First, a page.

direct smoker vs side box

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pitmasternmakin

Newbie
Original poster
Jan 30, 2011
12
10
South Western KY
Ok , What I have learned about smoking is from my uncle.  I have cooked on a concrete block pit where I built an oak slab fire and transferred hot coals to the the pit. The coals are about 24 inches below the meat.  I cook between 185 and 210 degrees.  This does work well and seems to be the most popular form of smoking in this area. Although fuels, temps and cooking times do vary.

Cooking this way does seem to let the temps go up and down between refueling.

The question is for you folks that cook with a side box fire pit.  Is it easier to maintain steadier temps with a side box type cooker? It seems that the major majority of professional pits are built with the side box fire pit. is this because it is the best way to smoke or ???

Thanks for your comments
 

tyotrain

Master of the Pit
Mar 31, 2010
2,407
19
Upstate new york
Ok , What I have learned about smoking is from my uncle.  I have cooked on a concrete block pit where I built an oak slab fire and transferred hot coals to the the pit. The coals are about 24 inches below the meat.  I cook between 185 and 210 degrees.  This does work well and seems to be the most popular form of smoking in this area. Although fuels, temps and cooking times do vary.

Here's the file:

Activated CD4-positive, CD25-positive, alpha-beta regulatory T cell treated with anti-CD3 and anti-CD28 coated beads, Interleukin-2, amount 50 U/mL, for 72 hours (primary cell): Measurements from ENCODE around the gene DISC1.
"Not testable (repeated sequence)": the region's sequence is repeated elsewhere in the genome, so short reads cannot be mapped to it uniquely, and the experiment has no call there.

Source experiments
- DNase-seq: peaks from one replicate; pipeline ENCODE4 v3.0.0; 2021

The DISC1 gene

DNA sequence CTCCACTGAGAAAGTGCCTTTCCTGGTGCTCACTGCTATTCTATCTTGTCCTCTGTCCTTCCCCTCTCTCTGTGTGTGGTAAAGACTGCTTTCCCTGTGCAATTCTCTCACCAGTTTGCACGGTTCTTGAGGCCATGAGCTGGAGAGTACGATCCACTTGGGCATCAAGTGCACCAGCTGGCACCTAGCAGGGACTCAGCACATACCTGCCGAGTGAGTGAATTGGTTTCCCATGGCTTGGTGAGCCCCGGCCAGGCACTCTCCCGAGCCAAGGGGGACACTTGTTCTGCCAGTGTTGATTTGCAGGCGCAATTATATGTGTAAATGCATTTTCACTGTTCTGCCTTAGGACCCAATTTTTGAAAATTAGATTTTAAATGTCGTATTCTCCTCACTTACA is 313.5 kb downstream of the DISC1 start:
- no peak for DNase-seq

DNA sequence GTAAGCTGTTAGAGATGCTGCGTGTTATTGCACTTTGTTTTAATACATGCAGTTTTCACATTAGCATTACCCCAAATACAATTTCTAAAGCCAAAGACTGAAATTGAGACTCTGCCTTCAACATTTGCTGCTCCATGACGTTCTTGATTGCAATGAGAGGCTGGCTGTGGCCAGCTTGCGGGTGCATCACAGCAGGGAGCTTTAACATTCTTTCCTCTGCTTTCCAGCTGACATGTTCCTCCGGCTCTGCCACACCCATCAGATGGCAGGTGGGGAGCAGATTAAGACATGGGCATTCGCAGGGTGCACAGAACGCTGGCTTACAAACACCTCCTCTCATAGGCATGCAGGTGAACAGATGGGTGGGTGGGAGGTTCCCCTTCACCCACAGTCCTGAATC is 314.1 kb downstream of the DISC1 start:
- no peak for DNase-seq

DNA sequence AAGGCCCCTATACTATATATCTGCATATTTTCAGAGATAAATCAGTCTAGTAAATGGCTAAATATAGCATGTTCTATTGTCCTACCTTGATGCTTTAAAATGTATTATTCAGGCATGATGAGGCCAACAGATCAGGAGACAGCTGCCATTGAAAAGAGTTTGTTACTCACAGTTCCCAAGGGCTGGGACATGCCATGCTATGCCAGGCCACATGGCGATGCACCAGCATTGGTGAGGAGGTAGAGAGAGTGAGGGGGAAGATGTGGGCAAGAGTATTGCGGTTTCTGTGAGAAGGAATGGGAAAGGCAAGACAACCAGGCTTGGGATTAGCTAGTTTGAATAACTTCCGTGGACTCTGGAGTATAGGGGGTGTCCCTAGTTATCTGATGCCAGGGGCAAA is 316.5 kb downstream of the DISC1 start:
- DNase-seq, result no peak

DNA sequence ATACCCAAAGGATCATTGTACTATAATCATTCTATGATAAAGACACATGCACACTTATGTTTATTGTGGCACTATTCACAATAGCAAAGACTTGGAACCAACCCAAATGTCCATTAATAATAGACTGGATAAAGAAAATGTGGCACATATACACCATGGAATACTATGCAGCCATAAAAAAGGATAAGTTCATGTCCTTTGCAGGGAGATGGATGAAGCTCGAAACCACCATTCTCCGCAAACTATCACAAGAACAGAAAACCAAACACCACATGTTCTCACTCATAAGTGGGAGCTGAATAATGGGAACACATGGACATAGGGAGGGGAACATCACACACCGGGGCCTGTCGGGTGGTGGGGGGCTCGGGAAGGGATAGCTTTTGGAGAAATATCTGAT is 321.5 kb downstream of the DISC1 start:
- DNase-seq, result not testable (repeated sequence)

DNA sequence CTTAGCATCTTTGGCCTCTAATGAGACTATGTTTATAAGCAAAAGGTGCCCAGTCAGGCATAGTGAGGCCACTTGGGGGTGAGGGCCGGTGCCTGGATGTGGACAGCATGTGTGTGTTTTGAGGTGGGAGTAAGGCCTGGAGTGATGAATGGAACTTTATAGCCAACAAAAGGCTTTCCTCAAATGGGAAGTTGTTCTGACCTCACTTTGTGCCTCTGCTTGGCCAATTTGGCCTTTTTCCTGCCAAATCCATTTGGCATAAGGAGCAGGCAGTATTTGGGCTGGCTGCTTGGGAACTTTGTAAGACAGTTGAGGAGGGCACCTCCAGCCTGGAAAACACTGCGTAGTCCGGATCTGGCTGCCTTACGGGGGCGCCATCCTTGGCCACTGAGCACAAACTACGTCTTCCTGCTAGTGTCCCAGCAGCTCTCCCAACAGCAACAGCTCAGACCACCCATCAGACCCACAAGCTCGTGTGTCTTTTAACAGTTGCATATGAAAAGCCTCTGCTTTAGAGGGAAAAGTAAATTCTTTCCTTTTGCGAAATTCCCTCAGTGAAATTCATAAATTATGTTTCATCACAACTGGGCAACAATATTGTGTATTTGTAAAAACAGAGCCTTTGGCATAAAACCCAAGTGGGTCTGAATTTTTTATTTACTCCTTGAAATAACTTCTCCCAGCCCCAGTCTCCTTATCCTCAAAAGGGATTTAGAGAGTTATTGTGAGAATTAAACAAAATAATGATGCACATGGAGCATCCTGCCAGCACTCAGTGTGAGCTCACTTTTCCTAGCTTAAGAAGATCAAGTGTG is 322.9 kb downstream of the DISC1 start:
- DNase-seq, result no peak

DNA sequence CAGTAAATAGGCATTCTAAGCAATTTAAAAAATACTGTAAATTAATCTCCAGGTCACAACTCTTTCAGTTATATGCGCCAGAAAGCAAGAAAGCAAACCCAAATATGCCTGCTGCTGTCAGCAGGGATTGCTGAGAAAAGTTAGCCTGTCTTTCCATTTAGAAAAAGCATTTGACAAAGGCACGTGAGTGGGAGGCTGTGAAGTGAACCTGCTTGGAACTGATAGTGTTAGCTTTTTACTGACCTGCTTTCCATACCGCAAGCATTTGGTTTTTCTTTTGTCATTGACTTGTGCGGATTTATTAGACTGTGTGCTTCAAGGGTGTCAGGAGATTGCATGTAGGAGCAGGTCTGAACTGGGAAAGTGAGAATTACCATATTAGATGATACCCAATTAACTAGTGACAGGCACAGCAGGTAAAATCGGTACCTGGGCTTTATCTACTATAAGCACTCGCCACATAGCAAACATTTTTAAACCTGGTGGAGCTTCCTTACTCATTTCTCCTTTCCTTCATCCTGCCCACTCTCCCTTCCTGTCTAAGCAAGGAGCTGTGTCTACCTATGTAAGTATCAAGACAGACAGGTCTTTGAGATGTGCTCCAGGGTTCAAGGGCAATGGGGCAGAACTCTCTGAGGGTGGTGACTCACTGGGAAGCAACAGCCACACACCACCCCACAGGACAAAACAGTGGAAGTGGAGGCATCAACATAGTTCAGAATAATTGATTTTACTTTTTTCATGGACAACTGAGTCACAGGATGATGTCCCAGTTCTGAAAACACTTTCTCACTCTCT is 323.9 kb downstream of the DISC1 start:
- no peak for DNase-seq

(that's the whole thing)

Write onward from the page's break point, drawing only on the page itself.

Cooking this way does seem to let the temps go up and down between refueling.

The question is for you folks that cook with a side box fire pit.  Is it easier to maintain steadier temps with a side box type cooker? It seems that the major majority of professional pits are built with the side box fire pit. is this because it is the best way to smoke or ???

Thanks for your comments
The side box is set up that way for a indirect heat source. sounds like your pit is set up with direct heat were the heat source is right under the meat.. On most good side box smokers or ones with good mods you can hold steady temp really well.. hope this helps..
 

smokermark

Meat Mopper
Nov 15, 2010
265
15
Rural Nebraska
It's all good! You're likely to get lots of opinions about which styles/methods are "best". I can only speak from my own experiences. The cooker I use is an offset with the firebox-grill directly offset the barbecue smoking chamber. I like cooking with it because the uniform temperature and fairly simple management of the heat using charcoal and wood chunks for the barbecuing I do. It's relatively efficient in fuel use. I have a temperature range of use from 200-400 deg. and can move it if necessary. So, if you're cooking as low as the 185 degree range, I'm going to struggle with that or maybe make some modifications to do it. I do know this whatever you cook with irregardless what type you use the experience you have using it accounts for a lot. I would be lost barbecuing in a mortar setup but that sort of setup is intriguing to me.